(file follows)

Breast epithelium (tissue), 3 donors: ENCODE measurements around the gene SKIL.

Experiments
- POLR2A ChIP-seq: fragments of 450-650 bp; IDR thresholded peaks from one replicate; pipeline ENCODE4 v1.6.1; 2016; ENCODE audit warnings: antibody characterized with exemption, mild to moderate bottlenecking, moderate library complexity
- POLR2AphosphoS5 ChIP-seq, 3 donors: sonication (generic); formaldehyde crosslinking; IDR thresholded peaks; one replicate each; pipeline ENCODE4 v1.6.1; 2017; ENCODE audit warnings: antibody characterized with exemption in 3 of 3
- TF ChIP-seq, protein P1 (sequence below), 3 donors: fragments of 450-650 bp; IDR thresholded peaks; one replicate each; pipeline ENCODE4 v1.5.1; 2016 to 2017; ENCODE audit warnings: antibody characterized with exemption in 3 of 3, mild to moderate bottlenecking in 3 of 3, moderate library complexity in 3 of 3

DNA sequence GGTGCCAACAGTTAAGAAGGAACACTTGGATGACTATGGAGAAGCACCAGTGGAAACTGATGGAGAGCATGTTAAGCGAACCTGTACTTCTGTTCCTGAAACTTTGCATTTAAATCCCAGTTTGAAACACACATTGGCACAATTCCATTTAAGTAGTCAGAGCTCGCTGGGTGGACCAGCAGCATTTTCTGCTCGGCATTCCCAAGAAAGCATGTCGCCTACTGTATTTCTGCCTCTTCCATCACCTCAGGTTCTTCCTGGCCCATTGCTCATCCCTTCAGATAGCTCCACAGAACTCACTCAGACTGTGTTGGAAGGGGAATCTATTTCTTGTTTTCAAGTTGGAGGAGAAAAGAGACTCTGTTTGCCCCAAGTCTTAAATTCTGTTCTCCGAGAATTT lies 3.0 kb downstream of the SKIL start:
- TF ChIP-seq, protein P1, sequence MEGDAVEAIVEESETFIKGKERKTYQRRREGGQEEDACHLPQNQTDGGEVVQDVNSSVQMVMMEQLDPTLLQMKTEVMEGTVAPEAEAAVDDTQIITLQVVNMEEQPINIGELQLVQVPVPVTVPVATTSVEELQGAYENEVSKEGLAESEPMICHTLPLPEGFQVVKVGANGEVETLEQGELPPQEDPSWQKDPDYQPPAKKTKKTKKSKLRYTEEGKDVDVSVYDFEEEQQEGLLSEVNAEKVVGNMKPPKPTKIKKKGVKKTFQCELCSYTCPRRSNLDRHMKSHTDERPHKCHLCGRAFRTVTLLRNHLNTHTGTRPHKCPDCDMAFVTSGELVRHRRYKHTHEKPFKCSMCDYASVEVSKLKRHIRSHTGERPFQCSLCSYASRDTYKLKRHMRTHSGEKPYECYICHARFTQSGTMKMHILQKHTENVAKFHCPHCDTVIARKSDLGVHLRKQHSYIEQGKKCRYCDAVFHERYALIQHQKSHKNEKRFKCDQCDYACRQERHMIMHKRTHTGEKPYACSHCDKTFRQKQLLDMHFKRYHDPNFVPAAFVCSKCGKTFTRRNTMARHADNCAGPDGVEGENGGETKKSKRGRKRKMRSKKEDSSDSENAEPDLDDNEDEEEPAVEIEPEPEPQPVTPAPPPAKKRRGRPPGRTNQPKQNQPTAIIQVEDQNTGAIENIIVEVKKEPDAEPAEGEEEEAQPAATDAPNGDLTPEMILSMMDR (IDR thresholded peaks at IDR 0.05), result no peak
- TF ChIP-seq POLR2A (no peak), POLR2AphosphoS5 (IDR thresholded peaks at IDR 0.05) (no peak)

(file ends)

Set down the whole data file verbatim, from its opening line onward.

Breast epithelium (tissue), 3 donors: ENCODE measurements around the gene SKIL.

Experiments
- POLR2A ChIP-seq: fragments of 450-650 bp; IDR thresholded peaks from one replicate; pipeline ENCODE4 v1.6.1; 2016; ENCODE audit warnings: antibody characterized with exemption, mild to moderate bottlenecking, moderate library complexity
- POLR2AphosphoS5 ChIP-seq, 3 donors: sonication (generic); formaldehyde crosslinking; IDR thresholded peaks; one replicate each; pipeline ENCODE4 v1.6.1; 2017; ENCODE audit warnings: antibody characterized with exemption in 3 of 3
- TF ChIP-seq, protein P1 (sequence below), 3 donors: fragments of 450-650 bp; IDR thresholded peaks; one replicate each; pipeline ENCODE4 v1.5.1; 2016 to 2017; ENCODE audit warnings: antibody characterized with exemption in 3 of 3, mild to moderate bottlenecking in 3 of 3, moderate library complexity in 3 of 3

DNA sequence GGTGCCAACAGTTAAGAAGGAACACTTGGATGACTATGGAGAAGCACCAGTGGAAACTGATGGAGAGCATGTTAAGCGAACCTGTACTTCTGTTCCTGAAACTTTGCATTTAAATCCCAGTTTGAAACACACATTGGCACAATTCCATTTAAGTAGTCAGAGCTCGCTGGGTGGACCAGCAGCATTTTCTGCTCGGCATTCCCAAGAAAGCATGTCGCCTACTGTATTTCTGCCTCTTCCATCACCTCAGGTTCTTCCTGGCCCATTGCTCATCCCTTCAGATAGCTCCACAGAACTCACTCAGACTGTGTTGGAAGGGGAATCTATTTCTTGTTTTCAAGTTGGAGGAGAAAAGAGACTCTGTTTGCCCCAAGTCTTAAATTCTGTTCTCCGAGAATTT lies 3.0 kb downstream of the SKIL start:
- TF ChIP-seq, protein P1, sequence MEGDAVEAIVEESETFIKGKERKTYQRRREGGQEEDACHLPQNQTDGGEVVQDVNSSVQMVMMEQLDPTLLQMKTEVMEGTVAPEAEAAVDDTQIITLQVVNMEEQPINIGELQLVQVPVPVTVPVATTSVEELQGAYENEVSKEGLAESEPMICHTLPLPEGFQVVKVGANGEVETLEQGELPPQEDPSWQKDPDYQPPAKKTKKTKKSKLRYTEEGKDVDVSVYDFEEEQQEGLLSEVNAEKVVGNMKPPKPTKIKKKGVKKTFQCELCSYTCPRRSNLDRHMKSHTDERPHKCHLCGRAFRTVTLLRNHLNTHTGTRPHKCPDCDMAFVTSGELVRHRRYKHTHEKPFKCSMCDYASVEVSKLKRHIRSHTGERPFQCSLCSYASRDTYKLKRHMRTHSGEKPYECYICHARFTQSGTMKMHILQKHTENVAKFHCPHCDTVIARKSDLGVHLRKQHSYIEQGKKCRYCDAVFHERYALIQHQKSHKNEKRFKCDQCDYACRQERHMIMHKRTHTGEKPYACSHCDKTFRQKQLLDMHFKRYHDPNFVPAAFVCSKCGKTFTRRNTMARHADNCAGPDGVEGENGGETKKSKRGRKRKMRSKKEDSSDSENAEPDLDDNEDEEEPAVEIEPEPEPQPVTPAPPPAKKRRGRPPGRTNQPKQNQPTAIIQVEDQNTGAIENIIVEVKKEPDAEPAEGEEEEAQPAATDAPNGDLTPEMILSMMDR (IDR thresholded peaks at IDR 0.05), result no peak
- TF ChIP-seq POLR2A (no peak), POLR2AphosphoS5 (IDR thresholded peaks at IDR 0.05) (no peak)